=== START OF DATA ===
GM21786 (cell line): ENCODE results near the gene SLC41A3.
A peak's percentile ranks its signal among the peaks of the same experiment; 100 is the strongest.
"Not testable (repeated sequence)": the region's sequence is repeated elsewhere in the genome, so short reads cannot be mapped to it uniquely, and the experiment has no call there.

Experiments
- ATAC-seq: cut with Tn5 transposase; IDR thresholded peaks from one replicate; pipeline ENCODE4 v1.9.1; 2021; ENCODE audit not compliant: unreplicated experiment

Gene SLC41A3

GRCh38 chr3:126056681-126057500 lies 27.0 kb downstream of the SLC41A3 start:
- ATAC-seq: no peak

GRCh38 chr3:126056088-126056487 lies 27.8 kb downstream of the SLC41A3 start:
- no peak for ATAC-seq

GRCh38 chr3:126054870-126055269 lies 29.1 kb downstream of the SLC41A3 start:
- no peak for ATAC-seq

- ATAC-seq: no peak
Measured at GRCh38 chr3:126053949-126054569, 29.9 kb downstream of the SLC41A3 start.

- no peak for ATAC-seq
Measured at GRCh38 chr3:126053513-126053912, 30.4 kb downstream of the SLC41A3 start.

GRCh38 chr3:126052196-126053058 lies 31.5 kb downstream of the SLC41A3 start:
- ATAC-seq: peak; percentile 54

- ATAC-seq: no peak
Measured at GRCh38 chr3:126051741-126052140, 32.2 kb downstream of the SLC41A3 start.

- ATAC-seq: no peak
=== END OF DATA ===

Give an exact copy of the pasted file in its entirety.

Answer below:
GM21786 (cell line): ENCODE results near the gene SLC41A3.
A peak's percentile ranks its signal among the peaks of the same experiment; 100 is the strongest.
"Not testable (repeated sequence)": the region's sequence is repeated elsewhere in the genome, so short reads cannot be mapped to it uniquely, and the experiment has no call there.

Experiments
- ATAC-seq: cut with Tn5 transposase; IDR thresholded peaks from one replicate; pipeline ENCODE4 v1.9.1; 2021; ENCODE audit not compliant: unreplicated experiment

Gene SLC41A3

GRCh38 chr3:126056681-126057500 lies 27.0 kb downstream of the SLC41A3 start:
- ATAC-seq: no peak

GRCh38 chr3:126056088-126056487 lies 27.8 kb downstream of the SLC41A3 start:
- no peak for ATAC-seq

GRCh38 chr3:126054870-126055269 lies 29.1 kb downstream of the SLC41A3 start:
- no peak for ATAC-seq

- ATAC-seq: no peak
Measured at GRCh38 chr3:126053949-126054569, 29.9 kb downstream of the SLC41A3 start.

- no peak for ATAC-seq
Measured at GRCh38 chr3:126053513-126053912, 30.4 kb downstream of the SLC41A3 start.

GRCh38 chr3:126052196-126053058 lies 31.5 kb downstream of the SLC41A3 start:
- ATAC-seq: peak; percentile 54

- ATAC-seq: no peak
Measured at GRCh38 chr3:126051741-126052140, 32.2 kb downstream of the SLC41A3 start.

- ATAC-seq: no peak